According to the Associated Press, during Tuesday’s committee hearing, Sen. Patrick described those who film animal abuse in dairies or slaughterhouses as “comparable to marauding invaders centuries ago who swarmed into foreign territory and destroyed crops to starve foes into submission.”
“This is clear back in the sixth century B.C.,” Patrick said. “This is the way you combat your enemies.”
And another supporter of the law, state Sen. Jim Rice (R-Caldwell), said farmers shouldn’t have to worry that someone is monitoring the treatment of animals on their property. “Do you have a right to control your own activities on your property or not?” he asked at the hearing. “Throughout our history, the answer has been yes.”
But animal rights activists say these arguments are both absurd and a distraction from the real issue: preventing cruelty to animals and improving the public perception of all farmers by creating a culture of transparency, not secrecy, when it comes to farming and food processing operations.
“If the Idaho state legislature passes this bill and it becomes law, people all over the country will think Idaho’s agriculture sector has a lot to hide,” said PETA’s Strugar.
PETA has long used undercover investigators to expose animal cruelty like that found in Bettencourt case.
“It’s vital that the public retain the right to document abuse wherever it occurs,” Strugar explained to Common Dreams, “because there are no inspections of farms for cruelty violations and workers who report abuse are often ignored, evidence from undercover investigations is crucial in prosecuting criminal acts.”
The Humane Society of the United States, which has been active in opposing the Idaho law, released this television ad to help make its case to the public:
Matthew Dominguez, who works on farm policy for the Humane Society and has been actively lobbying against the bill, says the argument about private property rights is a red herring pushed by agribusiness to confuse the issue.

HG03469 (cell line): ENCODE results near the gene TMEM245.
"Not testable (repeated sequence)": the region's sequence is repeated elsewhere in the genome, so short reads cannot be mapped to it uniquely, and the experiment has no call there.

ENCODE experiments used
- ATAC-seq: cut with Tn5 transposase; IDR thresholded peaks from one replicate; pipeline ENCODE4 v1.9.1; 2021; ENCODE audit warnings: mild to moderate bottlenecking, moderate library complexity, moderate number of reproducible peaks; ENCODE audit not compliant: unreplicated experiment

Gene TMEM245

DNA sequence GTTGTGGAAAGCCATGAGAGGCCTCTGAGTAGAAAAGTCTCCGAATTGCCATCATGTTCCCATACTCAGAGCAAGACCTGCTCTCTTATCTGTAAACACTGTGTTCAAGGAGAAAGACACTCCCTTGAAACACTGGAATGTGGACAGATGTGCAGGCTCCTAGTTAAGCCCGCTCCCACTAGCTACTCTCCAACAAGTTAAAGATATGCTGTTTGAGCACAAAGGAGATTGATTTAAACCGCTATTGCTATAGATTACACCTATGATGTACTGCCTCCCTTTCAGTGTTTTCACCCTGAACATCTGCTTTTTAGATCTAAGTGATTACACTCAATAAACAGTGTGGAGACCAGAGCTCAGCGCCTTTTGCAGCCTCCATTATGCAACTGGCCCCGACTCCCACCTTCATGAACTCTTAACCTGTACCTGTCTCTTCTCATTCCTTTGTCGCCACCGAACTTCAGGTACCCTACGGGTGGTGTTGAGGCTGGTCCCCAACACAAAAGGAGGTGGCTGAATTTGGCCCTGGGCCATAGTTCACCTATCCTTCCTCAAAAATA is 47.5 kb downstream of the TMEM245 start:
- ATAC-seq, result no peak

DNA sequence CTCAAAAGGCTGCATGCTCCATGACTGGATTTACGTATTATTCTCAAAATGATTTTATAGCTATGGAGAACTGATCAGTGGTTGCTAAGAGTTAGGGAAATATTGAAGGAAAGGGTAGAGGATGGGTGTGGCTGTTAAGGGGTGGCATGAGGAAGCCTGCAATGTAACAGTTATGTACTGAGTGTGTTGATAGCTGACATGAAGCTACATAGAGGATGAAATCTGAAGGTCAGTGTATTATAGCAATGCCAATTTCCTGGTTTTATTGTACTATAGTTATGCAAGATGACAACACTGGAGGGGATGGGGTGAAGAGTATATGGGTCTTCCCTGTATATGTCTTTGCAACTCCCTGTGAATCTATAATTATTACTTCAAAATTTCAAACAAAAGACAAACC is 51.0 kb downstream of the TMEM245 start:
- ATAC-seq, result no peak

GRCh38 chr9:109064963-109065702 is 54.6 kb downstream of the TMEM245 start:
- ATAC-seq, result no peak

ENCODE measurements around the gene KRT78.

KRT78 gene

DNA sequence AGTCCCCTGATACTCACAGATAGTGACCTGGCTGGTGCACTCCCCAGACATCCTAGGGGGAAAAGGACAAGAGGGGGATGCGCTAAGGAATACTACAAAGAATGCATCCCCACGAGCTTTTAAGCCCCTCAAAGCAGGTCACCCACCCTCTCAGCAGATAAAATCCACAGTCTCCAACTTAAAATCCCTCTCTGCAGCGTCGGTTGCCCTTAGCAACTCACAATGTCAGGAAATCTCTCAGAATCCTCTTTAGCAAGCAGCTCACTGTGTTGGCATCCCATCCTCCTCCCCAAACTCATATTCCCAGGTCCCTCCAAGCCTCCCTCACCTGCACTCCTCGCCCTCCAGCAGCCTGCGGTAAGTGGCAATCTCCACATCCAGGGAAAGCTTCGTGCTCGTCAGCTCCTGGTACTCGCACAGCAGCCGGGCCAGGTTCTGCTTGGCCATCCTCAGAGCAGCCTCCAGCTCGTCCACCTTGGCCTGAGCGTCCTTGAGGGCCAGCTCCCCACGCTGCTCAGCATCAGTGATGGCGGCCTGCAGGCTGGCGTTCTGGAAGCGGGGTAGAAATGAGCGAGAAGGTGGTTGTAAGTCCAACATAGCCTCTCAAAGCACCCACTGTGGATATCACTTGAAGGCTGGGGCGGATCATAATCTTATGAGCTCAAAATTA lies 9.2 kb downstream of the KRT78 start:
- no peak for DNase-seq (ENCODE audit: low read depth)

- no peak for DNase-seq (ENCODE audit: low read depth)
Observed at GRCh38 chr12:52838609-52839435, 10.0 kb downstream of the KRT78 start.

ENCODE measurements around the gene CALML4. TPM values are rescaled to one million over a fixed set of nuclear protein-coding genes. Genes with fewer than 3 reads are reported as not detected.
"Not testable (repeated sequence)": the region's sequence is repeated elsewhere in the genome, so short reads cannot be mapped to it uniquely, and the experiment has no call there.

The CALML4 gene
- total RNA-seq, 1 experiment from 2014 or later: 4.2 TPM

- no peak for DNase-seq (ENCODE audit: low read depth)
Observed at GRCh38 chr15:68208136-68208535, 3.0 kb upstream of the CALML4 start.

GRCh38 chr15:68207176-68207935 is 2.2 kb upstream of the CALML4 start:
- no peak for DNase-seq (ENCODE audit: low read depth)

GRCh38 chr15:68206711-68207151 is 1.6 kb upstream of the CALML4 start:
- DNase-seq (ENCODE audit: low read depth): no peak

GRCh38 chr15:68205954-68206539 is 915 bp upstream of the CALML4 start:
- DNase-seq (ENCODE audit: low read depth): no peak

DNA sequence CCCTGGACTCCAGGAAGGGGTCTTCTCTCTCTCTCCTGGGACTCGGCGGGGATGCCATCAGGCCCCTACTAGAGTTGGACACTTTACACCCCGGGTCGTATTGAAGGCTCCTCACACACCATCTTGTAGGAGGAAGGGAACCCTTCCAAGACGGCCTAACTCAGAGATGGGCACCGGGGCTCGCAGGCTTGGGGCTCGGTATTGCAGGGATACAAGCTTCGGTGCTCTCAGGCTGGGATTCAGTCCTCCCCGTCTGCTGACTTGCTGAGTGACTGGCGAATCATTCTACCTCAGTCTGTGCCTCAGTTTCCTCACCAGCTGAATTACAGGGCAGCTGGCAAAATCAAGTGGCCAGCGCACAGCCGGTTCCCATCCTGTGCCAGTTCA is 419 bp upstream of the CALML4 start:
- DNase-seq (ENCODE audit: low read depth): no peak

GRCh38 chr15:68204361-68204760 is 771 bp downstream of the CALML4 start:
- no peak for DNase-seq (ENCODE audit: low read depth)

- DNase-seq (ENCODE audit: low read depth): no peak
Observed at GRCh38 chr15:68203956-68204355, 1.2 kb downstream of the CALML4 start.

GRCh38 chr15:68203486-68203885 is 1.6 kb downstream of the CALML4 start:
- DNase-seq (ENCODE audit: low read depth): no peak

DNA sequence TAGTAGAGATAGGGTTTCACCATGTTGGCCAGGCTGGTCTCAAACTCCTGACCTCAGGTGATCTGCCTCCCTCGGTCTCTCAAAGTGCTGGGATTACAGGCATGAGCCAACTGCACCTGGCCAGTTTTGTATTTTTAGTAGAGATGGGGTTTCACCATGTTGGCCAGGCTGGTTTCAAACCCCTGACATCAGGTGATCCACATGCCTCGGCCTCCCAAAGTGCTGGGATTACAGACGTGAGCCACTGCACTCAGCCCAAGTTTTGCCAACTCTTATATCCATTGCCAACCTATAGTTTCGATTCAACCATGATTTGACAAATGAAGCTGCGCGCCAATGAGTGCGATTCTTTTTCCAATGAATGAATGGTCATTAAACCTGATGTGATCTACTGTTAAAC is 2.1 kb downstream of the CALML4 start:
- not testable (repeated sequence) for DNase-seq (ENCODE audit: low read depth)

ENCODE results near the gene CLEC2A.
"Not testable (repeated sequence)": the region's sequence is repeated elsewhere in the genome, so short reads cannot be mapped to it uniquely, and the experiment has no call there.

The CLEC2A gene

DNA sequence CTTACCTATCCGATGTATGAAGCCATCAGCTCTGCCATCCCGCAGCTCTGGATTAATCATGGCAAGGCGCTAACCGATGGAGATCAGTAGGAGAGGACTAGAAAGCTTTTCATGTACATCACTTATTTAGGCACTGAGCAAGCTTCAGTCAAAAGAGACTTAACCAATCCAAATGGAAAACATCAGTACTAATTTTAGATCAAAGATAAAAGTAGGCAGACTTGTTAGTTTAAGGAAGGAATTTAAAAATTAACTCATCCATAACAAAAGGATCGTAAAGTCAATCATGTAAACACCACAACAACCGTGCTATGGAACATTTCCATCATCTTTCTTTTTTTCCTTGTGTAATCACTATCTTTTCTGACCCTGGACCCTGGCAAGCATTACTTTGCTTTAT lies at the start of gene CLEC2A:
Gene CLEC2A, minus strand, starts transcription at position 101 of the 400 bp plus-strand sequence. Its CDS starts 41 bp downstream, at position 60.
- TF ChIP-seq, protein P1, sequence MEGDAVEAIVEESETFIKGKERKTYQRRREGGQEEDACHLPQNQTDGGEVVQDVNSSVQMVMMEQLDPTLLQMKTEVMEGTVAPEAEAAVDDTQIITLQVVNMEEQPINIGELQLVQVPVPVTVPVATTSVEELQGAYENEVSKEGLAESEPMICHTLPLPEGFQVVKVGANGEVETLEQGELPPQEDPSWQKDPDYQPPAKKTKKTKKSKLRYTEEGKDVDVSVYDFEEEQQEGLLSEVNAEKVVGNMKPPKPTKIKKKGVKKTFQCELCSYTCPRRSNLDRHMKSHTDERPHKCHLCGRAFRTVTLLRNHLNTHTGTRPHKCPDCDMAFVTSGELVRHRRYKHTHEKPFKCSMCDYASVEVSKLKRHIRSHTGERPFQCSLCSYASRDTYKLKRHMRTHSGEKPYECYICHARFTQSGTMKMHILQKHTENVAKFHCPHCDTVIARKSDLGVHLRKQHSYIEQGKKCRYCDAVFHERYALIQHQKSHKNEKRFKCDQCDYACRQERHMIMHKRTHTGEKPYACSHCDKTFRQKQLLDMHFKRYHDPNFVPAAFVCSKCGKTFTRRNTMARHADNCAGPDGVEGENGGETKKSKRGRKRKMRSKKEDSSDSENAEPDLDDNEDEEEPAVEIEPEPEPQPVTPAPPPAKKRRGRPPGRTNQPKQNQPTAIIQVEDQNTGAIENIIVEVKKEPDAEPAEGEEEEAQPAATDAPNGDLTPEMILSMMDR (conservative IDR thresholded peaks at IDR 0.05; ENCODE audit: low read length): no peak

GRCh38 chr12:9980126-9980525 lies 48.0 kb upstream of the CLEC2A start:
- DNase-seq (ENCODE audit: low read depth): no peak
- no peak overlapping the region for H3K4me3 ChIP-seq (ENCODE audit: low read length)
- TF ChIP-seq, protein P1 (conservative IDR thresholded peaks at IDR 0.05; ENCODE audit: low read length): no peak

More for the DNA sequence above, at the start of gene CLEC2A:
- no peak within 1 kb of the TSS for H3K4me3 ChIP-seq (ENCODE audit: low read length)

“The real motivation behind these dangerous ag-gag bills,” Dominguez told Common Dreams, is “to prevent the public from learning about the horrors occurring on factory farms.”
He continued: “The cruelty [documented at the Bettencourt Dairies] drew nationwide attention and condemnation, but instead of taking meaningful steps to improve animal welfare, the state’s dairy industry is simply trying to silence its critics.”
Both Strugar and Dominguez agree that though the AG-Gag bill now before Idaho’s full senate is designed to insulate the dairy and agriculture industries from outside critics, what its really doing is making consumers in the state and across the country less trusting of the people who are responsible for caring for the many millions of animals used for food production each year.
“This dangerous effort by Idaho’s dairy industry is going to hurt the public’s trust in all of Idaho agriculture,” said Dominguez. “Other farmers should resent that the dairy industry for giving the impression that all of the state’s food producers have something to hide.”
This article first appeared on Common Dreams.